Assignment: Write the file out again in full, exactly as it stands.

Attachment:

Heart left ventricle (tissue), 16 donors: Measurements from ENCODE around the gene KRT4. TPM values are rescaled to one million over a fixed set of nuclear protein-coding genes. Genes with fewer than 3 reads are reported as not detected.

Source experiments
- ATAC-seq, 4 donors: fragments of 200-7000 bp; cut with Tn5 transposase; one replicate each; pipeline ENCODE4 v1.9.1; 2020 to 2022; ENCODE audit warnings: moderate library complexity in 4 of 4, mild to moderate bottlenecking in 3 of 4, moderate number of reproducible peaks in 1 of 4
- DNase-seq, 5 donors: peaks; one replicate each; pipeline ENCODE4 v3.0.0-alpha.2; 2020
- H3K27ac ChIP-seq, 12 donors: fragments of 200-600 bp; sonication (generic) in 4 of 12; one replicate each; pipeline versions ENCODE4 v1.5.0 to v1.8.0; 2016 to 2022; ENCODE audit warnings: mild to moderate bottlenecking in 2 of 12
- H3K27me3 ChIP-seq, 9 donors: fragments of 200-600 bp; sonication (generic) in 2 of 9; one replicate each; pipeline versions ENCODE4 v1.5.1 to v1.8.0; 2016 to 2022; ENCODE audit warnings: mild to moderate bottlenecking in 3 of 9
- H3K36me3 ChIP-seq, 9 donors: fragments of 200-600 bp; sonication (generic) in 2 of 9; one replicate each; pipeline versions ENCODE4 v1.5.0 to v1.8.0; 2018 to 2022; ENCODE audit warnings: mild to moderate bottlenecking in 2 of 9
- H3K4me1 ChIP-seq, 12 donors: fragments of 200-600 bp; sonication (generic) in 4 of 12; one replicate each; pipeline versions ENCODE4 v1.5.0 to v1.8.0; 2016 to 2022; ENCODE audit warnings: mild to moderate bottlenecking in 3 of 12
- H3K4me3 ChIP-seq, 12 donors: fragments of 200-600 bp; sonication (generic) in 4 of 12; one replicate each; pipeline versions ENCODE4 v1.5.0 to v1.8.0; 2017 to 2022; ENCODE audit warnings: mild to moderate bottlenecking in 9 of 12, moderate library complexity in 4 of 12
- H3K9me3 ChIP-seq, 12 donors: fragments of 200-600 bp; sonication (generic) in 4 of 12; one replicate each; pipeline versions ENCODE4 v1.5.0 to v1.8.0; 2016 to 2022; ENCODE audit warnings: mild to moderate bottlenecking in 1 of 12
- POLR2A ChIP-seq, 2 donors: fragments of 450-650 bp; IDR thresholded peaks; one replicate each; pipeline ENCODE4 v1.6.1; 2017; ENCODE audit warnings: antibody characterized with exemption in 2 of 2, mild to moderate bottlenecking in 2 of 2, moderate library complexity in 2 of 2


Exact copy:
Heart left ventricle (tissue), 16 donors: Measurements from ENCODE around the gene KRT4. TPM values are rescaled to one million over a fixed set of nuclear protein-coding genes. Genes with fewer than 3 reads are reported as not detected.

Source experiments
- ATAC-seq, 4 donors: fragments of 200-7000 bp; cut with Tn5 transposase; one replicate each; pipeline ENCODE4 v1.9.1; 2020 to 2022; ENCODE audit warnings: moderate library complexity in 4 of 4, mild to moderate bottlenecking in 3 of 4, moderate number of reproducible peaks in 1 of 4
- DNase-seq, 5 donors: peaks; one replicate each; pipeline ENCODE4 v3.0.0-alpha.2; 2020
- H3K27ac ChIP-seq, 12 donors: fragments of 200-600 bp; sonication (generic) in 4 of 12; one replicate each; pipeline versions ENCODE4 v1.5.0 to v1.8.0; 2016 to 2022; ENCODE audit warnings: mild to moderate bottlenecking in 2 of 12
- H3K27me3 ChIP-seq, 9 donors: fragments of 200-600 bp; sonication (generic) in 2 of 9; one replicate each; pipeline versions ENCODE4 v1.5.1 to v1.8.0; 2016 to 2022; ENCODE audit warnings: mild to moderate bottlenecking in 3 of 9
- H3K36me3 ChIP-seq, 9 donors: fragments of 200-600 bp; sonication (generic) in 2 of 9; one replicate each; pipeline versions ENCODE4 v1.5.0 to v1.8.0; 2018 to 2022; ENCODE audit warnings: mild to moderate bottlenecking in 2 of 9
- H3K4me1 ChIP-seq, 12 donors: fragments of 200-600 bp; sonication (generic) in 4 of 12; one replicate each; pipeline versions ENCODE4 v1.5.0 to v1.8.0; 2016 to 2022; ENCODE audit warnings: mild to moderate bottlenecking in 3 of 12
- H3K4me3 ChIP-seq, 12 donors: fragments of 200-600 bp; sonication (generic) in 4 of 12; one replicate each; pipeline versions ENCODE4 v1.5.0 to v1.8.0; 2017 to 2022; ENCODE audit warnings: mild to moderate bottlenecking in 9 of 12, moderate library complexity in 4 of 12
- H3K9me3 ChIP-seq, 12 donors: fragments of 200-600 bp; sonication (generic) in 4 of 12; one replicate each; pipeline versions ENCODE4 v1.5.0 to v1.8.0; 2016 to 2022; ENCODE audit warnings: mild to moderate bottlenecking in 1 of 12
- POLR2A ChIP-seq, 2 donors: fragments of 450-650 bp; IDR thresholded peaks; one replicate each; pipeline ENCODE4 v1.6.1; 2017; ENCODE audit warnings: antibody characterized with exemption in 2 of 2, mild to moderate bottlenecking in 2 of 2, moderate library complexity in 2 of 2